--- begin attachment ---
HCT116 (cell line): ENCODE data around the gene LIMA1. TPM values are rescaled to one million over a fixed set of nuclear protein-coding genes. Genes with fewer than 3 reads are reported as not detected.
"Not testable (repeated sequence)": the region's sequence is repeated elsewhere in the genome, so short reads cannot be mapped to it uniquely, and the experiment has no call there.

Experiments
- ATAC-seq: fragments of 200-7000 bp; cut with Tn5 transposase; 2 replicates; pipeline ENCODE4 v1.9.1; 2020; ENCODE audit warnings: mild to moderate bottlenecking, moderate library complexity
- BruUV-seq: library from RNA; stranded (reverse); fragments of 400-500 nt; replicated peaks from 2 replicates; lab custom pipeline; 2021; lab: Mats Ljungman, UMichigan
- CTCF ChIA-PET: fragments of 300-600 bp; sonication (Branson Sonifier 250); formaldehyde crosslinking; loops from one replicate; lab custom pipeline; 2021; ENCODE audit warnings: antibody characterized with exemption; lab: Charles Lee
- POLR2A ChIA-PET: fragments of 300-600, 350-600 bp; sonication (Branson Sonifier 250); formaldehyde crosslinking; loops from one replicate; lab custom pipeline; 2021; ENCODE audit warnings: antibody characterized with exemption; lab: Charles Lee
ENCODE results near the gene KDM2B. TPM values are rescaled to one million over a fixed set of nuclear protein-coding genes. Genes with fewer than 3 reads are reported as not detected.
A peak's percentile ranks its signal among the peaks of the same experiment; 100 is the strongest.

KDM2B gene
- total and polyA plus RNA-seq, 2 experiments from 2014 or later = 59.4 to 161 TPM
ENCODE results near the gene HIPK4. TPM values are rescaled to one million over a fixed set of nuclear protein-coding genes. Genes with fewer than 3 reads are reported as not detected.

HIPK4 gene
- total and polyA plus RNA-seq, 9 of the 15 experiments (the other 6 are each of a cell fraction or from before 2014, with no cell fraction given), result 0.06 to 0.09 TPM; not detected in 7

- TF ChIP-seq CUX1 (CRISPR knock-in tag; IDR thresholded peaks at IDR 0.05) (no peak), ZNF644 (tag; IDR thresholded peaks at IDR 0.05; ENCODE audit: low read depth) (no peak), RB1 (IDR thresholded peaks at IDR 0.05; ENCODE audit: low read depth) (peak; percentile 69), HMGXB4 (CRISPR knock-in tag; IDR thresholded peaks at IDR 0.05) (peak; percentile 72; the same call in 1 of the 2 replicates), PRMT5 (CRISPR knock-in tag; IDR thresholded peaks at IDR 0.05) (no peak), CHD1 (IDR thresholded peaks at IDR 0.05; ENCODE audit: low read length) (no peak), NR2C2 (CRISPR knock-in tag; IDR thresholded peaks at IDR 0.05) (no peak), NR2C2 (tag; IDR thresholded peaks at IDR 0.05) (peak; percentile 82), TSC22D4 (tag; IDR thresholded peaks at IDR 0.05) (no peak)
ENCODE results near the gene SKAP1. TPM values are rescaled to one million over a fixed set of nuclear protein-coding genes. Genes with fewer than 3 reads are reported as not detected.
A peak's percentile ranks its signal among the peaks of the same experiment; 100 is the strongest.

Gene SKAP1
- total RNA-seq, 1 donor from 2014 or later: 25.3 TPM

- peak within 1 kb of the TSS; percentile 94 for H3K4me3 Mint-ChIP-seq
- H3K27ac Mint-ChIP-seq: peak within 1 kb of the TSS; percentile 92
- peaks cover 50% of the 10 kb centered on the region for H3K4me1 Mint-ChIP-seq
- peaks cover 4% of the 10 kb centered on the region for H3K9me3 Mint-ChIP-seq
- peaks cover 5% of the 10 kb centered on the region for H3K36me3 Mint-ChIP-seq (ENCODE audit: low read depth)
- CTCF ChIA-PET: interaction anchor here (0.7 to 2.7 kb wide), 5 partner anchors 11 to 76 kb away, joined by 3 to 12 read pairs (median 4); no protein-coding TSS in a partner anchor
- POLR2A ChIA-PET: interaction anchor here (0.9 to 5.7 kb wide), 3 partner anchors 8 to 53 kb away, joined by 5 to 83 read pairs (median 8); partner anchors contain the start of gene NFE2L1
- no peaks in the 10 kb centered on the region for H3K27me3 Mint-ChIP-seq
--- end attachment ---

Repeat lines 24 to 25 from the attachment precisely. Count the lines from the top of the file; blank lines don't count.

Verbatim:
- peaks cover 5% of the 10 kb centered on the region for H3K36me3 Mint-ChIP-seq (ENCODE audit: low read depth)
- CTCF ChIA-PET: interaction anchor here (0.7 to 2.7 kb wide), 5 partner anchors 11 to 76 kb away, joined by 3 to 12 read pairs (median 4); no protein-coding TSS in a partner anchor